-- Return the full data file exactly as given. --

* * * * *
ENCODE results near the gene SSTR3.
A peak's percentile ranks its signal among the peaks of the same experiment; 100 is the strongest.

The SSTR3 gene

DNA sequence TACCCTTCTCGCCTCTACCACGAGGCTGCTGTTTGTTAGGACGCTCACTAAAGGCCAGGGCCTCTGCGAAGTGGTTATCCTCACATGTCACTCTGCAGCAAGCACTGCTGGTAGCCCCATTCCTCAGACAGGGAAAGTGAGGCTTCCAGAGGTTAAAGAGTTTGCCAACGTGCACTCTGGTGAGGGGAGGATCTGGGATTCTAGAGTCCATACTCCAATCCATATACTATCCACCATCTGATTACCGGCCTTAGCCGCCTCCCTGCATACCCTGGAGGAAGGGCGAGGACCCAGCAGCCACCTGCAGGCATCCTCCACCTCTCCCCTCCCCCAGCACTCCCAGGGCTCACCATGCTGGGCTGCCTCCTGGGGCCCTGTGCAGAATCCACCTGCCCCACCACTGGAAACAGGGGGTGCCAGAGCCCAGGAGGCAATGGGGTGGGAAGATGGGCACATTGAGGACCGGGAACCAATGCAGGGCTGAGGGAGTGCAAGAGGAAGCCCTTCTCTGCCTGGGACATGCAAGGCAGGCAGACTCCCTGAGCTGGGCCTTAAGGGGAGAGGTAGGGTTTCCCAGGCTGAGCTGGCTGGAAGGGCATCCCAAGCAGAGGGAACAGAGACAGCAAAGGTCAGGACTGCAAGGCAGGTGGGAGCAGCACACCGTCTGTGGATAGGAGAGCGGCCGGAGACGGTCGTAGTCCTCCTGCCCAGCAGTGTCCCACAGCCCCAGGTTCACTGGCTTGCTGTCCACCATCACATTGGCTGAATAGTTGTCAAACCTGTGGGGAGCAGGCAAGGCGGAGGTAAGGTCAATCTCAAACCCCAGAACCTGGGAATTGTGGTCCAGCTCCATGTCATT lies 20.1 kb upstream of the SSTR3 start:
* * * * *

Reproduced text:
ENCODE results near the gene SSTR3.
A peak's percentile ranks its signal among the peaks of the same experiment; 100 is the strongest.

The SSTR3 gene

DNA sequence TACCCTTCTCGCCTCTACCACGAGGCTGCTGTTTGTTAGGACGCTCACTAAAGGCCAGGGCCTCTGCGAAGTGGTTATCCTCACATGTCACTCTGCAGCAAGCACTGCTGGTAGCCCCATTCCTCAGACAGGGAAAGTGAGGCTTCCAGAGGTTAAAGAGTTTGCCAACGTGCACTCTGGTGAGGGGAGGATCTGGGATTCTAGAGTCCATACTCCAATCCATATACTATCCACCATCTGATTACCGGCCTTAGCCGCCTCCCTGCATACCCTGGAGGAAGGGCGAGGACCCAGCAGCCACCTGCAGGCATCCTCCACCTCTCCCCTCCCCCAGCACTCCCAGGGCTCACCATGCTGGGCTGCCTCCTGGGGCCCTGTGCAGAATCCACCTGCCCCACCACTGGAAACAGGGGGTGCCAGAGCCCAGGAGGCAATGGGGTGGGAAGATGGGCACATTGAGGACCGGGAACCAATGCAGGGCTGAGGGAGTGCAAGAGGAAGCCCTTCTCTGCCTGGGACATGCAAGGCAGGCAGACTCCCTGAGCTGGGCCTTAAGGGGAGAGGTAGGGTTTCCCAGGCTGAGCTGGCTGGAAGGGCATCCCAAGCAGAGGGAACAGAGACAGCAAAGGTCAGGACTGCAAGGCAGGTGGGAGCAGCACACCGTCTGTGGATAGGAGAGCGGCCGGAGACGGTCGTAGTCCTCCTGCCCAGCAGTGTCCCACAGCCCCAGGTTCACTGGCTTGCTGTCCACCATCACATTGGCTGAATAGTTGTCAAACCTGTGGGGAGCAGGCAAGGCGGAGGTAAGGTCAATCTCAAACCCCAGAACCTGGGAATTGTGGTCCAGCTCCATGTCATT lies 20.1 kb upstream of the SSTR3 start: